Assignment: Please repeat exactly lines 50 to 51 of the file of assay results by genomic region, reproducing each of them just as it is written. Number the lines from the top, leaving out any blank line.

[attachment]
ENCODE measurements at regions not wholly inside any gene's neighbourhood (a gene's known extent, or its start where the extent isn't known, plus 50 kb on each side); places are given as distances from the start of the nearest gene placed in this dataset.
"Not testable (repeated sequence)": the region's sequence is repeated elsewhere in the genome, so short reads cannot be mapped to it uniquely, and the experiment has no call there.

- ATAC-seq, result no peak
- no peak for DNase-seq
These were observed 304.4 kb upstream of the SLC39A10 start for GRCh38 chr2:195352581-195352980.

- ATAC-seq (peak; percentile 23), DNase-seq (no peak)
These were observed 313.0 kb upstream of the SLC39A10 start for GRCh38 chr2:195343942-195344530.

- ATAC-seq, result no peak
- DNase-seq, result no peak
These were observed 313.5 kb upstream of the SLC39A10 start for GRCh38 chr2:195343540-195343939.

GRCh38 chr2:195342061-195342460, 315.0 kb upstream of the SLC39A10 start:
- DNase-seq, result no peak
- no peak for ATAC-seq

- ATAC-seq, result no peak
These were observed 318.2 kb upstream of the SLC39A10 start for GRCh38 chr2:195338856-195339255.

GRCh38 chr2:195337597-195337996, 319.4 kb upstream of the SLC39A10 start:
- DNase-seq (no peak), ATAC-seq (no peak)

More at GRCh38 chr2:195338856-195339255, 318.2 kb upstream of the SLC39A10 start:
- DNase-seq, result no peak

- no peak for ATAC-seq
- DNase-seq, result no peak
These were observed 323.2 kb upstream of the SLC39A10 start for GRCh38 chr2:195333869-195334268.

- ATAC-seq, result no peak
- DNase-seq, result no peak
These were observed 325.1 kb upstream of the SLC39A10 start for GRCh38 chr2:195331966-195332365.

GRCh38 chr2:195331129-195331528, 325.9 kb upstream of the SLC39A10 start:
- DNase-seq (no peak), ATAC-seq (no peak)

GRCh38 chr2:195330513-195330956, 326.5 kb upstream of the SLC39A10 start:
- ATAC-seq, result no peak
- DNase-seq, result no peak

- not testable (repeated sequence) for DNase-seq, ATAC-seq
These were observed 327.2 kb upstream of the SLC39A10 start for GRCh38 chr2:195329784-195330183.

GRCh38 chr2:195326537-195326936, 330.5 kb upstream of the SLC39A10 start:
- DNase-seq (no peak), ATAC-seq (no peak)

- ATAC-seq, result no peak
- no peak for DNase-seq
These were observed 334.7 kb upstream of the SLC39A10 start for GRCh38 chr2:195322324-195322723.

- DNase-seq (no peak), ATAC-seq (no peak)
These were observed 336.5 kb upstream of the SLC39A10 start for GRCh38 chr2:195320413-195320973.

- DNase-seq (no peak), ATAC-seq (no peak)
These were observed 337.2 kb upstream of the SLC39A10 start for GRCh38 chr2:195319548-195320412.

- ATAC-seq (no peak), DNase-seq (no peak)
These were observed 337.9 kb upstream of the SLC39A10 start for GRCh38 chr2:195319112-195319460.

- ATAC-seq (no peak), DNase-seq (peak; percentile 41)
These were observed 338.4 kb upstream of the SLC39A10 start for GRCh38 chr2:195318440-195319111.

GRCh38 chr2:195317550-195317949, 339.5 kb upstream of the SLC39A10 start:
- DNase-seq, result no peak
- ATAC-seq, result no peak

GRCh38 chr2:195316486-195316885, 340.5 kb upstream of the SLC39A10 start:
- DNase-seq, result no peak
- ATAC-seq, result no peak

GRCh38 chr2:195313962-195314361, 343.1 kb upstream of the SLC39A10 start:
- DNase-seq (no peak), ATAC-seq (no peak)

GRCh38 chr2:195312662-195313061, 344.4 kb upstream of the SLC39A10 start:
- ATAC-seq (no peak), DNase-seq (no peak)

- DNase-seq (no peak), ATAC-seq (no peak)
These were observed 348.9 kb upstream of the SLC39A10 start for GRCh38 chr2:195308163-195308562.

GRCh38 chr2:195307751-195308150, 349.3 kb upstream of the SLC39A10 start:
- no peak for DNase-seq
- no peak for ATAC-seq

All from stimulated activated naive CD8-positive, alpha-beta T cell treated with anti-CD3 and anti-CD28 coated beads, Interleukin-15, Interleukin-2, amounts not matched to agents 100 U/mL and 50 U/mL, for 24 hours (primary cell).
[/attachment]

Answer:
- DNase-seq, result no peak
- ATAC-seq, result no peak